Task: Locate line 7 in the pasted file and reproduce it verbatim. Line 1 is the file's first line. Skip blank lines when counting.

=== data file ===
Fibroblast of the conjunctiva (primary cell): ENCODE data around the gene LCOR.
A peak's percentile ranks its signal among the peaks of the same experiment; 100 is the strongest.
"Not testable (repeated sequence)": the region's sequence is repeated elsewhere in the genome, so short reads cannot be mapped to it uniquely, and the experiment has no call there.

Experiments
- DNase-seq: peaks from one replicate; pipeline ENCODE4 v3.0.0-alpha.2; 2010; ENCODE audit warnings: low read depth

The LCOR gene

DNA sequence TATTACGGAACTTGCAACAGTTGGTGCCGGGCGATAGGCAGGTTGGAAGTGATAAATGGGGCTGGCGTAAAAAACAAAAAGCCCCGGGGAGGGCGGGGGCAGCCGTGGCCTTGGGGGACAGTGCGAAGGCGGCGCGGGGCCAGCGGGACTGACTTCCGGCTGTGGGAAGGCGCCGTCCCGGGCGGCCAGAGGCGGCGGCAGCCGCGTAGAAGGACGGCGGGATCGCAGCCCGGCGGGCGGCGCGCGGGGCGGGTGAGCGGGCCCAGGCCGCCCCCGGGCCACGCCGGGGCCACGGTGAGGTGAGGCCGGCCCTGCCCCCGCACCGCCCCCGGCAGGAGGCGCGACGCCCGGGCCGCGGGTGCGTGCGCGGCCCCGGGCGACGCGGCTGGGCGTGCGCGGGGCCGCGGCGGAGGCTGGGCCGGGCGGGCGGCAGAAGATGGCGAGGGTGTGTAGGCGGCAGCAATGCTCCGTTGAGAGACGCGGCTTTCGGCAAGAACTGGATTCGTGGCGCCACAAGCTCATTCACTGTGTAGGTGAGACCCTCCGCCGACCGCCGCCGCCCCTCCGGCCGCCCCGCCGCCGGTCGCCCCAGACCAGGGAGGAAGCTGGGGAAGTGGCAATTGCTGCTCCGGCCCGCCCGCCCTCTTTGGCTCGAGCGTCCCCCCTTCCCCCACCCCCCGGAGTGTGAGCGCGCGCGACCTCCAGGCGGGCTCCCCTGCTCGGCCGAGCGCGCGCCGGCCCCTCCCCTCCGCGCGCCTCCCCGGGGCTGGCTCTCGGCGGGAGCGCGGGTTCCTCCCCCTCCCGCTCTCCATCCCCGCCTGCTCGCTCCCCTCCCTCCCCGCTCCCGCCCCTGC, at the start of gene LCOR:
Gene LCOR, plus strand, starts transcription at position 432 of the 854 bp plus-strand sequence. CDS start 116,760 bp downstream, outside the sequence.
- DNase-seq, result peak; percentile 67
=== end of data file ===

DNA sequence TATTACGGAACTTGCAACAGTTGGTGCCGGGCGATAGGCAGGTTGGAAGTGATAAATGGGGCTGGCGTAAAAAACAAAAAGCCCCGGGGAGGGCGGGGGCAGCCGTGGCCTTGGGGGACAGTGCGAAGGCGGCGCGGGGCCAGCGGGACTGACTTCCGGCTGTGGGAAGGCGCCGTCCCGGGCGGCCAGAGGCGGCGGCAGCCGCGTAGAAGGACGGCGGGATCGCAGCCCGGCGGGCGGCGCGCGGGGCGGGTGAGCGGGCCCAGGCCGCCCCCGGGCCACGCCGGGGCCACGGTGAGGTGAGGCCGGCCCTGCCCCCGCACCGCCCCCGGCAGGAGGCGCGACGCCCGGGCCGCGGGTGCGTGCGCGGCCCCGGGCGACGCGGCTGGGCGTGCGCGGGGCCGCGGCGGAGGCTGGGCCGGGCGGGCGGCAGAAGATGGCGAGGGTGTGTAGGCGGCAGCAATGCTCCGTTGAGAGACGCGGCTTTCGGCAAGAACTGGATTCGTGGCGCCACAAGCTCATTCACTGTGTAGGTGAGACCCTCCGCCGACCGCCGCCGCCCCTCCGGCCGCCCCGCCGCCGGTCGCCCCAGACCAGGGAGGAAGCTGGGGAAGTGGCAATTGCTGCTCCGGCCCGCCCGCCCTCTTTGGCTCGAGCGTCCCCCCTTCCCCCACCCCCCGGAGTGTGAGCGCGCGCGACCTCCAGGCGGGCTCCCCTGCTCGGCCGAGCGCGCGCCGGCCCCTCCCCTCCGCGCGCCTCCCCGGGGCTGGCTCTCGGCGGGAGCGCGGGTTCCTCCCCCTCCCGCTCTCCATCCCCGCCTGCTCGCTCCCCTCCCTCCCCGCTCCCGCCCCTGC, at the start of gene LCOR: